ISLAMABAD : As the Supreme Court on Monday admitted an appeal from the National Accountability Bureau (NAB) against the Islamabad High Court (IHC) verdict in the Avenfield reference, Chief Justice of Pakistan (CJP) Mian Saqib Nisar observed that mistrust in the Supreme Court should end.
The IHC had suspended the conviction of deposed prime minister Nawaz Sharif, his daughter Maryam Nawaz and son-in-law Captain (retd) Muhammad Safdar in the Avenfield properties case by an accountability court, and released all three on bail.
A three-judge special bench of the top court, headed by the CJP, raised 17 legal questions to adjudicate on the matter. It also said it would see if there was any need to constitute a larger bench to hear the appeal.
However, in a big relief to the Sharifs, the top court adjourned the hearing of the case till December 12.
The bench, in its four-page order, questioned whether the IHC can take up a constitutional petition when main appeals were already fixed for hearing.
It also asked whether a detailed order is permissible while dealing with the suspension of sentence and whether or not the IHC had ignored guidelines laid down by the top court in the case reported as Muhammad Shakeel vs the State and others (PLD 2014 SC 458).
The court questioned if the IHC properly interpreted provisions of Sections 9(a)(v) and 14(c) of the Ordinance read with Articles 117, 122 to 129 of the Qanun-i-Shahadat Order, 1984 with regard to burden of proof and presumption.
The bench noted whether ground of hardship can be considered while suspending sentence in a NAB case.
It asked whether merits of a case can be discussed and conclusive findings can be given, as done by the IHC in its order dated 19.09.2018.
It also probed whether in a case where there is a statutory ouster of jurisdiction of courts to grant bail pending appeal, the constitutional jurisdiction to grant bail can be invoked on the same principles or grounds as are available under the general law.
The bench questioned whether the scope of the constitutional jurisdiction for grant of bail during investigation/trial or release on bail by way of suspension of sentence is much wider than the scope of the grant of bail under the general law, or otherwise.
The 17 questions raised by the top court inquired about the parameters of tentative assessment of evidence and how they can be differentiated from the deeper appreciation of evidence, particularly in cases involving grant of bail, by suspending the sentence and ordering release on bail during pendency of the appeal.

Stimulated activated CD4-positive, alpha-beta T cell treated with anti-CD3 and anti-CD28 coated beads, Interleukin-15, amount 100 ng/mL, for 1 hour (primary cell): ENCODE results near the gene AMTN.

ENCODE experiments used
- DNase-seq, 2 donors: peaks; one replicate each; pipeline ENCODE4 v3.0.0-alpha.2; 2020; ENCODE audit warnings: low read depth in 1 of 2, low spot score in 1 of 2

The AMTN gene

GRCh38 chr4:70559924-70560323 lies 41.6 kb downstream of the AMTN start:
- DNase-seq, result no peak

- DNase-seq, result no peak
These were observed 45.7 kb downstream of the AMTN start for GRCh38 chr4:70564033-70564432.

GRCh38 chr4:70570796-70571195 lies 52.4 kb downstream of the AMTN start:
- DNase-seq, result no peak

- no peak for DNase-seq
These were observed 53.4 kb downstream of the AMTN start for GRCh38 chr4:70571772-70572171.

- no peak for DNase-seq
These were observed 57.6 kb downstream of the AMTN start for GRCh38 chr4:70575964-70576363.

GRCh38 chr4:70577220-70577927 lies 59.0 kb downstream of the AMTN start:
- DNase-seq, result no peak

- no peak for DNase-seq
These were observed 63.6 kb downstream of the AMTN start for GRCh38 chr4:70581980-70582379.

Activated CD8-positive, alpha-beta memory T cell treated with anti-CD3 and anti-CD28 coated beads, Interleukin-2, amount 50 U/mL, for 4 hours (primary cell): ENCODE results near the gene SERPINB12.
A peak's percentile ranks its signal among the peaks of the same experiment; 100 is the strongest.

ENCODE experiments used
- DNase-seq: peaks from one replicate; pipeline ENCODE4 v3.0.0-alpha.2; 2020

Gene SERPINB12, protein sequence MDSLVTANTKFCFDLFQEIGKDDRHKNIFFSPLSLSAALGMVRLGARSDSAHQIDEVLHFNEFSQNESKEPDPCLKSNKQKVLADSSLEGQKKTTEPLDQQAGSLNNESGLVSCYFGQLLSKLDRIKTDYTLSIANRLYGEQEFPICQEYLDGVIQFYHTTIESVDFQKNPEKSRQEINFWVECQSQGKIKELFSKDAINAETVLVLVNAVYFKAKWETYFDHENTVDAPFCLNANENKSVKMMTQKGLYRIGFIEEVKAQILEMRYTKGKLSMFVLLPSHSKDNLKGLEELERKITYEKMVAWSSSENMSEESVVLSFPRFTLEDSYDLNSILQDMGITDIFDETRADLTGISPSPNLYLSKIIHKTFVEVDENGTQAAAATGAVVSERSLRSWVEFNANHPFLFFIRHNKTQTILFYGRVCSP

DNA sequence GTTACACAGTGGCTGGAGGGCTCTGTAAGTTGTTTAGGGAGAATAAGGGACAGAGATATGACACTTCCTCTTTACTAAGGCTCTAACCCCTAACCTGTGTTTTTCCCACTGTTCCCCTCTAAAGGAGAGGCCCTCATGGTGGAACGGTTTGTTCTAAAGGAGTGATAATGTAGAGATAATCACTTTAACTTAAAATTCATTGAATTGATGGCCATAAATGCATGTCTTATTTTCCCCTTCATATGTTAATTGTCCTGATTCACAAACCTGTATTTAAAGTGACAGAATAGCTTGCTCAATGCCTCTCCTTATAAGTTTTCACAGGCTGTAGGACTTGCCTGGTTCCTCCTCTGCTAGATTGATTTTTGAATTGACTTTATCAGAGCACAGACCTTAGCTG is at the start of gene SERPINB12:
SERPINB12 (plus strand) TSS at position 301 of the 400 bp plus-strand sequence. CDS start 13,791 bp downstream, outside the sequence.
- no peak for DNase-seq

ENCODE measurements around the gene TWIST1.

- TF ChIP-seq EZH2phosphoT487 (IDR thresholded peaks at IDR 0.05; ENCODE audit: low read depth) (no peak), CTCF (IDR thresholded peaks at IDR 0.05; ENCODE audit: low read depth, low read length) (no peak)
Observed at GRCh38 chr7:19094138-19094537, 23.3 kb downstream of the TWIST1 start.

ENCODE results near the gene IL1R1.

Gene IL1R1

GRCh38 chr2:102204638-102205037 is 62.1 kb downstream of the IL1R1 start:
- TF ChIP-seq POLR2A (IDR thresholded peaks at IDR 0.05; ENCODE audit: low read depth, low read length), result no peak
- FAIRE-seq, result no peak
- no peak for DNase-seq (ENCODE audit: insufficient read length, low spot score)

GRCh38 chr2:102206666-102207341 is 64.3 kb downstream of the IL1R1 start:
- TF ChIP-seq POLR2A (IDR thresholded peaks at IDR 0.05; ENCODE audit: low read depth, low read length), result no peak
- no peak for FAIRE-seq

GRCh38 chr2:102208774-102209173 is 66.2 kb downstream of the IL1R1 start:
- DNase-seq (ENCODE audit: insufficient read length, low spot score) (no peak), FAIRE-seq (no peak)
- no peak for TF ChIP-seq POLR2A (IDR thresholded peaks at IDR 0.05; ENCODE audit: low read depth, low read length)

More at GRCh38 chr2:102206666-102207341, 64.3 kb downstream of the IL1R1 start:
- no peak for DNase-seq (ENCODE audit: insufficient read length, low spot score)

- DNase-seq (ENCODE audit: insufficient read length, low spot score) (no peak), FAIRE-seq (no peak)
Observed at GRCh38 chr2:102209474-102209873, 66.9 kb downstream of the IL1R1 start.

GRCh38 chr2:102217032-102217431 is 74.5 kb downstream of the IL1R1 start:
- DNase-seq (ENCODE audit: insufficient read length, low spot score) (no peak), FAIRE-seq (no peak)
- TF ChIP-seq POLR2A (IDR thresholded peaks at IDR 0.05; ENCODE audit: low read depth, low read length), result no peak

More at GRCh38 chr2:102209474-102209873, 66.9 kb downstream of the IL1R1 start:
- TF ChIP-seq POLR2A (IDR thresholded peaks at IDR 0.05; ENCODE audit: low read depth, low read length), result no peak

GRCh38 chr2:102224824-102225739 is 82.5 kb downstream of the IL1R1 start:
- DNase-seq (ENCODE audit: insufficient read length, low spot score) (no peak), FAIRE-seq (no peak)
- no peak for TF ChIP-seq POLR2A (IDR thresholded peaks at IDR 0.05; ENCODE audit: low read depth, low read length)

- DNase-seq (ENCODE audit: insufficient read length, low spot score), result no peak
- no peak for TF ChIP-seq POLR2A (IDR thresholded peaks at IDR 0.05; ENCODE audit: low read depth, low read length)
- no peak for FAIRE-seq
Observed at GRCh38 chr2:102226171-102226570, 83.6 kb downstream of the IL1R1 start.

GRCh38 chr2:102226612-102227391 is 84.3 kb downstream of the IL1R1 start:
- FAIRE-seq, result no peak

During the hearing, the bench asked Sharif’s attorney Khawaja Haris whether he had any objection to Justice Asif Saeed Khosa being a part of the larger bench to decide these questions as he had been a part of the bench that disqualified the former prime minister through its April 20 judgment.
Upon this, the counsel said there would be no objection if Justice Khosa was a part of the larger bench to decide the legal points and not the factual questions in the matter.
However, a member of the Sharif family’s legal team told The Express Tribune that some questions apparently suggested by NAB were not in order as these either prejudged the IHC order or raised issues which would have direct bearing on the merits of the main appeal.
The court also inquired whether “principles regulating bail under Sections 497 and 498 Cr PC will also be applicable while considering the matter of suspension of sentence; and if in a case the convict is entitled to suspension of sentence but the judgment suspending it is not happily worded, what would be the effect thereof”.
Moreover, the bench also questioned if in a constitutional petition, “a miscellaneous application filed under Section 561-A Cr PC can be filed for adjudication where the Cr PC is not applicable”.